“The Republican counter to the Clinton plan, sponsored by Republican Senators Bob Dole (R-KS) and John Chafee (R-RI), is now known as Obamacare. Moreover, the largest extensions of Medicare came from our most conservative presidents, Ronald Reagan (catastrophic coverage) and George W. Bush (prescription drugs). If the fledgling Obama reform survives, Republicans may very well feel the pressure to defend, protect, and even expand it.”
Somebody, somewhere just fell out of their chair. But, again, this is all true. Here’s the thing: party platforms do shift over time. Today’s conservatives are ultra-conservative by comparison to their predecessors. If you don’t believe me, read this. So, the fact that the health care reform that, with a great deal of compromise–even if it was all within the Democratic party–became law, looks so much like Republican plans from the Nineties isn’t too far-fetched.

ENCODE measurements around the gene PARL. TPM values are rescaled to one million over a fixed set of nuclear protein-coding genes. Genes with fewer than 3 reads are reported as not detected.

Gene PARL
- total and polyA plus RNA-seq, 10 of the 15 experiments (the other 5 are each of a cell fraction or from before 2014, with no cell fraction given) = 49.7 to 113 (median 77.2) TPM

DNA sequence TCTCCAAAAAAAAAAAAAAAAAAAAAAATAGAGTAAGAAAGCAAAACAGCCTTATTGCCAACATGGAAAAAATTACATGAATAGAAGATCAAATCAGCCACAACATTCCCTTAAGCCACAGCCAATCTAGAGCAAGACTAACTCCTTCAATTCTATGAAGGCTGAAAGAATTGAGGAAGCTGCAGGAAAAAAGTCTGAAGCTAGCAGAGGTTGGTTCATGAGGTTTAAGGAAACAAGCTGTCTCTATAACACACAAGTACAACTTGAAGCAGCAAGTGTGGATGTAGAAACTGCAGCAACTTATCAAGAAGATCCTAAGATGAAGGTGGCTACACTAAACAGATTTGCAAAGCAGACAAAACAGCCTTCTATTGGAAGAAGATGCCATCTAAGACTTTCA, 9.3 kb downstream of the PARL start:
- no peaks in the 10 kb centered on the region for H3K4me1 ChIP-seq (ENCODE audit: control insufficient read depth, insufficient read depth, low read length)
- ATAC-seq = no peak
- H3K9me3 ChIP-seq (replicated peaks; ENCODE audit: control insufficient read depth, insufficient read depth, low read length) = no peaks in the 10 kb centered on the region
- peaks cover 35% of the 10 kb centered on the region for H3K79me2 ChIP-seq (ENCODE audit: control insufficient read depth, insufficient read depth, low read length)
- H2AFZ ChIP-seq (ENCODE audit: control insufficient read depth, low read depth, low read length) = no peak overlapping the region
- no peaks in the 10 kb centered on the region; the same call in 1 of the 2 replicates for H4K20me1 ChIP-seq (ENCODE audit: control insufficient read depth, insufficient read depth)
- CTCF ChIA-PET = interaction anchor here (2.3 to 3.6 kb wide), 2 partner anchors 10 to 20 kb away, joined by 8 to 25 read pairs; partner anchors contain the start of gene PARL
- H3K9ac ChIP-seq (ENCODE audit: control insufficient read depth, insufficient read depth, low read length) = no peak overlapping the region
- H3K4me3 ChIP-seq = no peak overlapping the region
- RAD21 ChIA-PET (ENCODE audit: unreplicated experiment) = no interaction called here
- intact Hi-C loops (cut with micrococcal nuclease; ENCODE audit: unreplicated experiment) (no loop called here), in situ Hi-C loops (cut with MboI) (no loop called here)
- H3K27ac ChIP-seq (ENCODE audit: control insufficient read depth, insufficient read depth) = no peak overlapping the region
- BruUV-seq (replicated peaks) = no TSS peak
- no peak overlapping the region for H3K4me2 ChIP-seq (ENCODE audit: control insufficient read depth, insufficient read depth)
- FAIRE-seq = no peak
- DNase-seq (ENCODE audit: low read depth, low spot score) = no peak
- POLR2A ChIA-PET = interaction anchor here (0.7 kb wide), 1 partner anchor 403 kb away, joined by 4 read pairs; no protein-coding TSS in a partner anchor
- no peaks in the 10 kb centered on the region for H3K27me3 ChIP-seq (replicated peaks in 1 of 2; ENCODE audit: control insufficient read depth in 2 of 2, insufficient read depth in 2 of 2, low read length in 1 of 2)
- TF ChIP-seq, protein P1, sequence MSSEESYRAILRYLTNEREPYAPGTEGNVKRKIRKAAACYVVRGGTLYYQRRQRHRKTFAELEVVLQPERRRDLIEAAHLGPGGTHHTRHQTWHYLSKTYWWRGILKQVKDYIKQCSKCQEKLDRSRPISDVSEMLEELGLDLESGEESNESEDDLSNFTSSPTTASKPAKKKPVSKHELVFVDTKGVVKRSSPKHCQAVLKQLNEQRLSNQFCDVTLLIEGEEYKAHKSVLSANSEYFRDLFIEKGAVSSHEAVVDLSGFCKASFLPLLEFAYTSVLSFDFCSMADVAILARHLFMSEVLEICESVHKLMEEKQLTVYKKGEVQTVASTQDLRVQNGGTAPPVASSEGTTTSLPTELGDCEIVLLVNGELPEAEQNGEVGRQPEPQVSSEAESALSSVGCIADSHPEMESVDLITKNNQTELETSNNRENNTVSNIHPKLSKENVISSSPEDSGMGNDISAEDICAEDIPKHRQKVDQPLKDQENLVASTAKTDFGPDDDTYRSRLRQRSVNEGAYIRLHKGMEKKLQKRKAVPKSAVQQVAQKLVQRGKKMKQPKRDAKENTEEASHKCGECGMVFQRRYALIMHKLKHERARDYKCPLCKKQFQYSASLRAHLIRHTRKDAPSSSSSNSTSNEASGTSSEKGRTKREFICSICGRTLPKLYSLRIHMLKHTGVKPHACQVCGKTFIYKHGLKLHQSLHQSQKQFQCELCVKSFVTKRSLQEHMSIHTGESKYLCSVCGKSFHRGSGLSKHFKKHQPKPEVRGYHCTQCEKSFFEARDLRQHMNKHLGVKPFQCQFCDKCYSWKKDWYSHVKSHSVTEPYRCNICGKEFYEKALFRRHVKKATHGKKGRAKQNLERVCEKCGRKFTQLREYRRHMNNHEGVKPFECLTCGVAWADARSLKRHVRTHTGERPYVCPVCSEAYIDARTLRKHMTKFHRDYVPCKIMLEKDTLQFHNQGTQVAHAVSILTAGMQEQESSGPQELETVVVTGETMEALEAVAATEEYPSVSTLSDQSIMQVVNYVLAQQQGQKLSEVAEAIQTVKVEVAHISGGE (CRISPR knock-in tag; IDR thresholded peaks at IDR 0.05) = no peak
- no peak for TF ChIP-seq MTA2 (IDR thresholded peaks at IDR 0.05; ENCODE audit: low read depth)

The most interesting thing, though, is that the passage of health care reform means a new status quo. And, as the quote indicates, after enough water has passed under the bridge, people will be less concerned with which party passed the original legislation and more concerned with what’s happening with it today. Even though not a single Republican voted for the bill, they probably won’t find it too popular to repeal. In fact, several polls are already bearing that out. On the contrary, they’ll probably feel compelled to leave their mark on the program. After all, if they can expand the program when they’re in power, they’re likely to be all for it and the political capital it will garner them. As I’ve said before, a lot of the opposition stemmed not from opposition to the substantive policies, but from an aversion to letting the other team score political points.